J. Darrin Gross
I'd like to ask you, Nick curls and Eric de Nicola. What is the biggest risk?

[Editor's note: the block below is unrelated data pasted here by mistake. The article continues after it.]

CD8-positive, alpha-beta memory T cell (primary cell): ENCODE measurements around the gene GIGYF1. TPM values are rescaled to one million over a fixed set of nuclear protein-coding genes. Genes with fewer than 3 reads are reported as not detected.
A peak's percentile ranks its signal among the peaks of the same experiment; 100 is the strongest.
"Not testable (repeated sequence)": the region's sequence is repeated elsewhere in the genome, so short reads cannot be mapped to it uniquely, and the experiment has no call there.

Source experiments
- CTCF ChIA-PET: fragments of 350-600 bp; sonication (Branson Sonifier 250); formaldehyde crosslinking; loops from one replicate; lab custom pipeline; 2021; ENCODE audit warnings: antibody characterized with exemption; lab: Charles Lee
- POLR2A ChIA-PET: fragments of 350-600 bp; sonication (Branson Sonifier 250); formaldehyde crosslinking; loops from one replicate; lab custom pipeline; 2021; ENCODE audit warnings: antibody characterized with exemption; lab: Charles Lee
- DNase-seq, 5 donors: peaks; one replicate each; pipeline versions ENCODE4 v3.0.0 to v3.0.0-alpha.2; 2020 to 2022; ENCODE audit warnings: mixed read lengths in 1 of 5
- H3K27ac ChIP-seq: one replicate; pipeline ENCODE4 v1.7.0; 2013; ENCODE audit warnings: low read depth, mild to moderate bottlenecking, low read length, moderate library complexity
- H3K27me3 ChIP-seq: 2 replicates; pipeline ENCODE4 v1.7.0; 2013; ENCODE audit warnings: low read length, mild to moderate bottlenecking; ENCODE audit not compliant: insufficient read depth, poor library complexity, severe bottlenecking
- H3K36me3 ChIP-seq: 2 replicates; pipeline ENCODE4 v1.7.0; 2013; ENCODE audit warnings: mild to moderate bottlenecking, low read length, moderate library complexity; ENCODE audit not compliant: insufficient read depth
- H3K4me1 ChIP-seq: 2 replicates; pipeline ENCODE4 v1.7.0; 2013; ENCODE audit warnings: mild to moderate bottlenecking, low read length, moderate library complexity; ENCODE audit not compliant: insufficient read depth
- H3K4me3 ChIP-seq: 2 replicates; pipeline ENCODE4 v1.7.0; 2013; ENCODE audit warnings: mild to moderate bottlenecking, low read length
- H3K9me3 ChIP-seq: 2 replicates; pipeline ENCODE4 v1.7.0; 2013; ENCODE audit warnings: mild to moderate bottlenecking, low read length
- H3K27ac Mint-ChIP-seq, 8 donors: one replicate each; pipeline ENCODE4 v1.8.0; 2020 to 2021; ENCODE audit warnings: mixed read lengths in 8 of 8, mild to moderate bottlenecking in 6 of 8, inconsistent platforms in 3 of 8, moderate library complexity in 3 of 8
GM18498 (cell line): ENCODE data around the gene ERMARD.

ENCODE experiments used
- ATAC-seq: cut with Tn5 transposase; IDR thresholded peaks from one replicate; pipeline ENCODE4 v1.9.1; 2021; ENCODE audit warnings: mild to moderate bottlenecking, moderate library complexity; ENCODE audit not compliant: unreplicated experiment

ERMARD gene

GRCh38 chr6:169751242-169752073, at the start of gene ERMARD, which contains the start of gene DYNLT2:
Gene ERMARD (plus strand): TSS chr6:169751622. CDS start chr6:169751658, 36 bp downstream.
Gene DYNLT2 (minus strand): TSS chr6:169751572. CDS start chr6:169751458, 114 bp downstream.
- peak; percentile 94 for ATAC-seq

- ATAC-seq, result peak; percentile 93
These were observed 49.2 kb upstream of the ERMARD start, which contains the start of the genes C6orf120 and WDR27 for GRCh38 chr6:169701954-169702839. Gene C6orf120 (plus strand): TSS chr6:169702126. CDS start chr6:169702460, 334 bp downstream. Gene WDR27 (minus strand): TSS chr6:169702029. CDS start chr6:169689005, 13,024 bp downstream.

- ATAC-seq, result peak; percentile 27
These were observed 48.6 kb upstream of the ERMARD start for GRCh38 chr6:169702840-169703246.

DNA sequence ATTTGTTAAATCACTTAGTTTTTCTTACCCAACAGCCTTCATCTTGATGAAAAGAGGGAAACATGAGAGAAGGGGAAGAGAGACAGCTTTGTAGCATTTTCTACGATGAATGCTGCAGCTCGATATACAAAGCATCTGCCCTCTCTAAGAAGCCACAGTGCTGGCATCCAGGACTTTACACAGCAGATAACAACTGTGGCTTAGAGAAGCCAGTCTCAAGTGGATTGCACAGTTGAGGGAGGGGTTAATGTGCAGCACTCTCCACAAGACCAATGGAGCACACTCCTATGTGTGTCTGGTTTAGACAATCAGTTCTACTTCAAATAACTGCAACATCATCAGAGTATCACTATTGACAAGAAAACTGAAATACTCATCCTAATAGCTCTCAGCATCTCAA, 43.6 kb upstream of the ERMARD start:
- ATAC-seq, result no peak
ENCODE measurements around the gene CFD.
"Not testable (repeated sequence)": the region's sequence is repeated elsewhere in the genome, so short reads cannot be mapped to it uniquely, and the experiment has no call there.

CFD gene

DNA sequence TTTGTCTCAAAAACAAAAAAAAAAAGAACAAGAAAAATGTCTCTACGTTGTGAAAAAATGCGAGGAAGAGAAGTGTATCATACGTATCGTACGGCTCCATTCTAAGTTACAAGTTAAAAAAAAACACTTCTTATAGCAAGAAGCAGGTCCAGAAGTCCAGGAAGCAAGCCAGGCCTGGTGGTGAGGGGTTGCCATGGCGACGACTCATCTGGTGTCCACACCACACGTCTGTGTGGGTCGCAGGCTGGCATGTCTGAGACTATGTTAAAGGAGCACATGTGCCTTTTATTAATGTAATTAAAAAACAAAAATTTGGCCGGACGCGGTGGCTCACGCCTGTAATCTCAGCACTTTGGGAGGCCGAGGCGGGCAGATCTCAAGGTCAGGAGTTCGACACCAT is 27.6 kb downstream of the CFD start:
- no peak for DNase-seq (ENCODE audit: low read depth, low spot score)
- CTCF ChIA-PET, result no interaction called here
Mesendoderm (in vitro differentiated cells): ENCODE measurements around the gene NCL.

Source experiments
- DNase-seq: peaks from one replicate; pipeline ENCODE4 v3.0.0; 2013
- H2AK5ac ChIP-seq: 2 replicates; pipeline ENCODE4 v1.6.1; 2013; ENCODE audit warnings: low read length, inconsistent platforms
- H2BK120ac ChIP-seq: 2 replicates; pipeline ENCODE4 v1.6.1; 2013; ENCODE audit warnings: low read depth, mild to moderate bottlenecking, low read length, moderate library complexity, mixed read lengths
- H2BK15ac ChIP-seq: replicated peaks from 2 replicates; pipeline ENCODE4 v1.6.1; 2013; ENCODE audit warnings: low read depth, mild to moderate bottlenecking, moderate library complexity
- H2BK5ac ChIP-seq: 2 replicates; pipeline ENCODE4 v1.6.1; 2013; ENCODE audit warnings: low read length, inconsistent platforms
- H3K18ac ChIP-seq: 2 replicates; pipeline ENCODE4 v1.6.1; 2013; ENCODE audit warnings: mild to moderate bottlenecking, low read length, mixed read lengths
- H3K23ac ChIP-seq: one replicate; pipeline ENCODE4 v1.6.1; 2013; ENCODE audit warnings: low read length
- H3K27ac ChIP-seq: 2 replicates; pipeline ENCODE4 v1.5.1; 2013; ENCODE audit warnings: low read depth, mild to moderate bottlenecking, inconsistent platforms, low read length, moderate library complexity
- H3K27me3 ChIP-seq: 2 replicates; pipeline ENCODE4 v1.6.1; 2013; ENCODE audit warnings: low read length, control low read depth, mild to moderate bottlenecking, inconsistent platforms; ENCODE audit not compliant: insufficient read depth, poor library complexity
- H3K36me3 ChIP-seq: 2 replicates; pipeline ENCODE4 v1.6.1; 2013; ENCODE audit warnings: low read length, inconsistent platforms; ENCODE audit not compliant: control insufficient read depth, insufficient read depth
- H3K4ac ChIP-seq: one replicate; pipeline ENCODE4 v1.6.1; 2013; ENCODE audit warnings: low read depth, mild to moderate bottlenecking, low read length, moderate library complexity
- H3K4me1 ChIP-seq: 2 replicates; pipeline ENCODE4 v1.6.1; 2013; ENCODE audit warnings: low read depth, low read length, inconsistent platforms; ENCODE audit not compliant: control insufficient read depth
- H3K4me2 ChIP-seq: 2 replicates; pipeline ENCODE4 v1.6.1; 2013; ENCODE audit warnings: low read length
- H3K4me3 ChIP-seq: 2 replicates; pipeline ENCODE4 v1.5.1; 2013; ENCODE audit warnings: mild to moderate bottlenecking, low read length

I think in the business we're in and because we're in, you know, a few sort of real estate verticals, if we focus say just on the condo development They're, I feel like there are two major risks. One is sort of the political and municipality risk in the city or building. And I'll get into that a little deeper in a second. And then the other one is sort of a macro risk right now or in potentially, you know, the Fed raising rates over the long term, it does, you know, potentially reduce buying power for individuals, and we're selling condos. So the way we kind of, we don't necessarily think at our firm, that's going to happen. So at least not in the immediate future, there's potentially too many consequences for that on a macro scale. But these two things that we see, so when you're dealing with a city like Boston, there's so much red tape, that if you get into a project, without sort of a backup plan, or a worst case scenario, still kind of breaking even, for example, a very simple way to put it would be you buy a property in a three Family Zone, you should make sure if you had if you get denied for your variances, you get denied the Zoning Board of Appeals, you could still develop a three unit property, that would always break even the worst case, because by the winter, the why you can do that you don't need special permission, you're in a three Family Zone, you're allowed. So look at that scenario, if that scenario loses a lot of money, then you probably shouldn't get into it without protecting yourself and minimizing that risk either by having a contingency that Nick spoke about, or some sort of backup plan. So that's kind of the local political municipality risks, because in Boston is just very difficult to develop. And it's getting harder and harder, you know, not even every year, it seems like every month, there's much more red tape. And like I said, the other thing would be more interest rate risk, when you're selling condos. Buying Power does go down for buyers as interest rates go up. So one way we kind of, you know, try to eliminate that is we say, okay, look, where's the market at right now, a lot of developers project out oh, you know, the markets increased at this rate, this is the value of homes, you know, a year ago, this is what they're at now continue with that project that I'm going to sell them for this this much higher than they are now. We don't do that we project as is, even if it's two years old, even sometimes with like a 10% hit to see what this still work. And if it doesn't, you know, we second guess that project. So that's kind of how we try. That's how we see to the biggest risks we see. And those are kind of the ways we would eliminate them in our business. But also just the idea of diversifying within real estate where you have the different asset classes that we had, and the different types of verticals that were involved with, is sort of another way or to risk minimization.